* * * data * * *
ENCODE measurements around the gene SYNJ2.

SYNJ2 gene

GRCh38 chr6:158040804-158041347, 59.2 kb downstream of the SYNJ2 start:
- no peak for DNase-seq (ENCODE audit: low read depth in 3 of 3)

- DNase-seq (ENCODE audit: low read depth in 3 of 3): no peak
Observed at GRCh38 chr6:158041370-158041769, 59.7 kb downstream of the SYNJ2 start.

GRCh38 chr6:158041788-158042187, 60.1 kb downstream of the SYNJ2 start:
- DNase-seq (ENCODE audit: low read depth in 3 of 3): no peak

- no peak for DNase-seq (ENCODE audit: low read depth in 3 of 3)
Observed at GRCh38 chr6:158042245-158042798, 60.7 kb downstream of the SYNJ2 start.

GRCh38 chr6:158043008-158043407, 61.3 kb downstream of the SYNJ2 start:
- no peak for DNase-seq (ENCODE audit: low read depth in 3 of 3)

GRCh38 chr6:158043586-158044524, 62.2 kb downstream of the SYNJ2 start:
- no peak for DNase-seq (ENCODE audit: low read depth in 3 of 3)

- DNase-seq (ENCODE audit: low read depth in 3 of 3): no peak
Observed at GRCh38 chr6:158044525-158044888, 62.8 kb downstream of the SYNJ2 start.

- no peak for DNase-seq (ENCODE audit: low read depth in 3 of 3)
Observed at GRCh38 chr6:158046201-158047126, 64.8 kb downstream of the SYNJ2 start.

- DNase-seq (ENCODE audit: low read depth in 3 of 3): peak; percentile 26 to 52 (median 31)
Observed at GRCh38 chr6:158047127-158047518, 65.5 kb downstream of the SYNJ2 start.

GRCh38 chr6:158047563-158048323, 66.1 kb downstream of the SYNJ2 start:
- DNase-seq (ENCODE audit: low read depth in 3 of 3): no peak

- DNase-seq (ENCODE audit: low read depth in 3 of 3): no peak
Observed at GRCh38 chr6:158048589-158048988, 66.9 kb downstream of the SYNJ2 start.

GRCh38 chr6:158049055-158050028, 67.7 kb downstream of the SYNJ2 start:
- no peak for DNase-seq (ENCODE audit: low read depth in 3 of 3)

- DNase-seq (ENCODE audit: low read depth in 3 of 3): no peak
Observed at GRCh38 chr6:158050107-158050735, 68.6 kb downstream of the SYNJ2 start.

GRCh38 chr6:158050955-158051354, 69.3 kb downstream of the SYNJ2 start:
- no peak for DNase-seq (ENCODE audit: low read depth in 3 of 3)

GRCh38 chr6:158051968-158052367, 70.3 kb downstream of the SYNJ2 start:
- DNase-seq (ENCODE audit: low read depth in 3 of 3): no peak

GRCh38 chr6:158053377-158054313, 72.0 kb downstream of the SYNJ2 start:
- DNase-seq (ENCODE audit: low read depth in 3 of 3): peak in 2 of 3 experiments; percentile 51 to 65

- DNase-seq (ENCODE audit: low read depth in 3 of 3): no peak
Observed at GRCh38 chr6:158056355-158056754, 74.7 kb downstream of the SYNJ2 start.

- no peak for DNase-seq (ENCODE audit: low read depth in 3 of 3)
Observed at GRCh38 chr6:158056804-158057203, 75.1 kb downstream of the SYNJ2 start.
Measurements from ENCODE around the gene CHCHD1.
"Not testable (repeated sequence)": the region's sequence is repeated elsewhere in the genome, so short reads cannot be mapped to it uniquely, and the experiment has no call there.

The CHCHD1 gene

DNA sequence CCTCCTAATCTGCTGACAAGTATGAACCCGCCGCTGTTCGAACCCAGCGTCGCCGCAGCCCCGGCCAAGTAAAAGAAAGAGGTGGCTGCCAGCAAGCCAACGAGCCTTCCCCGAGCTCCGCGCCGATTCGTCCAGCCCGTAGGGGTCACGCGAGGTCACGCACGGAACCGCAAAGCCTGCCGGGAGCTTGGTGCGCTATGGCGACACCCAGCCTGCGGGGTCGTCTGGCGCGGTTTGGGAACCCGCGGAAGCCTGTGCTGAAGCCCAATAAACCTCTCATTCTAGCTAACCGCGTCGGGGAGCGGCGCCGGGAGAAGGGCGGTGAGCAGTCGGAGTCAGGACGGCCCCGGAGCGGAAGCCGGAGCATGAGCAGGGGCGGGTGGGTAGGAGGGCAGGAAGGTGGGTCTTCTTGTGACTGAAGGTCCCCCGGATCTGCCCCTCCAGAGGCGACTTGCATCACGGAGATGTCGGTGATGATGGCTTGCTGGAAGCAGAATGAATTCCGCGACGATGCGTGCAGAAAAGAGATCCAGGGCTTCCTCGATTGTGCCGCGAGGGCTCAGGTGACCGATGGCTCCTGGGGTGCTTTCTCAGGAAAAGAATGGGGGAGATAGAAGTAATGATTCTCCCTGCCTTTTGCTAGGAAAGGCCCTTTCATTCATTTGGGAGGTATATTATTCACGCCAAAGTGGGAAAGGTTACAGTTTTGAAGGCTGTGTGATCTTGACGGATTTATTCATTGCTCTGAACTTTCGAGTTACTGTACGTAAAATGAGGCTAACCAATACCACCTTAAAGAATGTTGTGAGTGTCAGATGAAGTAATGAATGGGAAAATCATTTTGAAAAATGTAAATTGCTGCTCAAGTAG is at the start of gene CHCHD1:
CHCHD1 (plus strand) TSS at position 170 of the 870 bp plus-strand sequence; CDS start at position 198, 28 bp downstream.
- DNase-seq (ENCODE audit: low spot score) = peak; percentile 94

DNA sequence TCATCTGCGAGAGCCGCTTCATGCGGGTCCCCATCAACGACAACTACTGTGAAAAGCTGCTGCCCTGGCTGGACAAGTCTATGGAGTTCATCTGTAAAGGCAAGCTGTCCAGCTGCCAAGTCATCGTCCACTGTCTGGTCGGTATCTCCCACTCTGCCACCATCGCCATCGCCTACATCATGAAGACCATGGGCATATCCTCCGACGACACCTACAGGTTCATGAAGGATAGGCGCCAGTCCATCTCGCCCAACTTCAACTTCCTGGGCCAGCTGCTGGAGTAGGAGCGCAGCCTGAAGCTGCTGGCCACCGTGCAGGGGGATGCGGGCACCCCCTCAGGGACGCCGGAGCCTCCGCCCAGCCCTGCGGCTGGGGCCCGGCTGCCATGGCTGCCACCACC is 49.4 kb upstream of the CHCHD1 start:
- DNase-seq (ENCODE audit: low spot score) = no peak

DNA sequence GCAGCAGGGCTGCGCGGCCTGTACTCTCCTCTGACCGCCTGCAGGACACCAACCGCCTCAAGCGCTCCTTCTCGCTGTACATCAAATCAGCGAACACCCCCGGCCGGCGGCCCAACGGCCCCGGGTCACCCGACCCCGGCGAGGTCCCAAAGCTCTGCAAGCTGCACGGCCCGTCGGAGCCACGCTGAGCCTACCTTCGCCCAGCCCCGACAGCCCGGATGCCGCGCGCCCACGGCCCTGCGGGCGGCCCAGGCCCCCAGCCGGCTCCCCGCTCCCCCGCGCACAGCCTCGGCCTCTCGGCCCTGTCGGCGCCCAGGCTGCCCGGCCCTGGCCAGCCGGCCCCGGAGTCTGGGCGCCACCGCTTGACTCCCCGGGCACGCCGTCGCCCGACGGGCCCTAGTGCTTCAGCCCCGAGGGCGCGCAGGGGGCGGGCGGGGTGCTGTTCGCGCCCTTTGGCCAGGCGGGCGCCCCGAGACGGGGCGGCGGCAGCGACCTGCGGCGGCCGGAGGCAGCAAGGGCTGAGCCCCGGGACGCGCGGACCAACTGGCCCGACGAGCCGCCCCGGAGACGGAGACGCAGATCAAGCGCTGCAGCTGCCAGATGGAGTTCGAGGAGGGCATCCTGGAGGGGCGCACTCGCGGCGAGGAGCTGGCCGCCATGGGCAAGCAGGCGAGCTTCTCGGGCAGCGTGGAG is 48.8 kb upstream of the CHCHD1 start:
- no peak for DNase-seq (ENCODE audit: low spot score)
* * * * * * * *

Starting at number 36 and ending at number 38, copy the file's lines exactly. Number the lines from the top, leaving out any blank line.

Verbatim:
Observed at GRCh38 chr6:158056355-158056754, 74.7 kb downstream of the SYNJ2 start.

- no peak for DNase-seq (ENCODE audit: low read depth in 3 of 3)
Observed at GRCh38 chr6:158056804-158057203, 75.1 kb downstream of the SYNJ2 start.